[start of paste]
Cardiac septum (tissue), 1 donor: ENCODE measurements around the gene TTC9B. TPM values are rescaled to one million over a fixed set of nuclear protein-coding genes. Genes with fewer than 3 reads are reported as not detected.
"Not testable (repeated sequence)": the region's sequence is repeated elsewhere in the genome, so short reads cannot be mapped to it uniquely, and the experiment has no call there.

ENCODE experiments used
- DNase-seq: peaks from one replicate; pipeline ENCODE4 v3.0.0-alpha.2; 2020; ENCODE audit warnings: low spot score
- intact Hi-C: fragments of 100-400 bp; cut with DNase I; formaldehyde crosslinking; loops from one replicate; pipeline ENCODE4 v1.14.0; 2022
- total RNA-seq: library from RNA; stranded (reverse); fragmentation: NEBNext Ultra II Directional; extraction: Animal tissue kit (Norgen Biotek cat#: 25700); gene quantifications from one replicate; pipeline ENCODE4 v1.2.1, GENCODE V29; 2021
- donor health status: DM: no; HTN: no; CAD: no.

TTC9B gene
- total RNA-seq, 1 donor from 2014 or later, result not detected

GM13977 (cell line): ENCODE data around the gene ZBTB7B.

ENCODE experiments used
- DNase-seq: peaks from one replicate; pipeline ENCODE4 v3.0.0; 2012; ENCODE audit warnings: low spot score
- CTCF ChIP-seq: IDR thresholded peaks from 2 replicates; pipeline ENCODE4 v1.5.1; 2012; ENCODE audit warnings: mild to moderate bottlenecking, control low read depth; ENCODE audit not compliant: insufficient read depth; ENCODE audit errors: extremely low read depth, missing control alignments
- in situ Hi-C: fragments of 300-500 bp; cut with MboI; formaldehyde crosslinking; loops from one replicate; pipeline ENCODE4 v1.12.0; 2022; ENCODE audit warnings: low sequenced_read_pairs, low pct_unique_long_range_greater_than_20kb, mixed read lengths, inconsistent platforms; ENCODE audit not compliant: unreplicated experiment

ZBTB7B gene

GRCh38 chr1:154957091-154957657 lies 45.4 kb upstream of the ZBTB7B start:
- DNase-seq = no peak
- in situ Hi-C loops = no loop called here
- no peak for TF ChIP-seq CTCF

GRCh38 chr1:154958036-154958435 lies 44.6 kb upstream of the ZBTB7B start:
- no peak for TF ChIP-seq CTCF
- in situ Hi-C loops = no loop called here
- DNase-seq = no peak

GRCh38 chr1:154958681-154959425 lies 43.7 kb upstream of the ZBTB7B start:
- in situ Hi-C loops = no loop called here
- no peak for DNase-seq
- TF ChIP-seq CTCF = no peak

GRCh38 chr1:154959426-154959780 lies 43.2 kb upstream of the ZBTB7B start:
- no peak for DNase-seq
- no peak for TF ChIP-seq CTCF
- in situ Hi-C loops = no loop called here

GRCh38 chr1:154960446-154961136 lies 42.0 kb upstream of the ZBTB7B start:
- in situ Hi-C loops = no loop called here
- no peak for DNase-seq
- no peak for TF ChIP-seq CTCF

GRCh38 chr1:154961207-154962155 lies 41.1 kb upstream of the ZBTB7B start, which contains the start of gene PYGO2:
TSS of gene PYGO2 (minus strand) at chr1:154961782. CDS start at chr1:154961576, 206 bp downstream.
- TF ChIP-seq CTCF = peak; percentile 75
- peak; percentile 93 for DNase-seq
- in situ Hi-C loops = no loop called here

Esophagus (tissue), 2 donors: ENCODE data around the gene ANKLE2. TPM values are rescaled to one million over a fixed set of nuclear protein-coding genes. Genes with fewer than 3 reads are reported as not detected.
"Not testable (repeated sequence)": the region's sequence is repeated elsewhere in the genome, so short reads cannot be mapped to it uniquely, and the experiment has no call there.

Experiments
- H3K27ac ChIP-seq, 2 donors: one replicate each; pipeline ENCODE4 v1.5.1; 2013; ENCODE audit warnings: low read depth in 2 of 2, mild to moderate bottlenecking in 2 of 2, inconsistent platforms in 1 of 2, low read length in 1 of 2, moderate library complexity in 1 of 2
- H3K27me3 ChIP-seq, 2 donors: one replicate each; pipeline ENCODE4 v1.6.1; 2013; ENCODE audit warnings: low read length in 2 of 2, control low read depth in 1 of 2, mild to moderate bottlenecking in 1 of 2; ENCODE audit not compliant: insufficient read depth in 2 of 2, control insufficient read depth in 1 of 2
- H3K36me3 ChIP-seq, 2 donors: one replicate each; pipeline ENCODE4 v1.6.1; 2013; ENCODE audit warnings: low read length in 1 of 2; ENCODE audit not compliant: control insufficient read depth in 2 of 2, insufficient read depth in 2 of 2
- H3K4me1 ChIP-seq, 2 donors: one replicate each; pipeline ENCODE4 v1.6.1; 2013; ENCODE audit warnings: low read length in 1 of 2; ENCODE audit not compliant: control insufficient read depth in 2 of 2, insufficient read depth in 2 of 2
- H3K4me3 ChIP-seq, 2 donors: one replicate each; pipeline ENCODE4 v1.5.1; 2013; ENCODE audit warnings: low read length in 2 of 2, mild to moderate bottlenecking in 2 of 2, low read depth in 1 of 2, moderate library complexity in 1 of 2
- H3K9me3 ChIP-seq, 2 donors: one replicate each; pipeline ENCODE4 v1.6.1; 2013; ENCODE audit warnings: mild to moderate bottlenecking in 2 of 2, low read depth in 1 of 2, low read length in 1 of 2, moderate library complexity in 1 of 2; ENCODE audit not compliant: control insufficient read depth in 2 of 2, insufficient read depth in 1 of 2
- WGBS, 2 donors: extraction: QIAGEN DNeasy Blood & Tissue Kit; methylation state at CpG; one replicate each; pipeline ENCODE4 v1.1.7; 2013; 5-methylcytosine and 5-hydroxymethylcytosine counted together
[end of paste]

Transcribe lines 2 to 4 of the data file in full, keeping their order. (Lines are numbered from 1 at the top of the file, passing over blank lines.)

"Not testable (repeated sequence)": the region's sequence is repeated elsewhere in the genome, so short reads cannot be mapped to it uniquely, and the experiment has no call there.

ENCODE experiments used
- DNase-seq: peaks from one replicate; pipeline ENCODE4 v3.0.0-alpha.2; 2020; ENCODE audit warnings: low spot score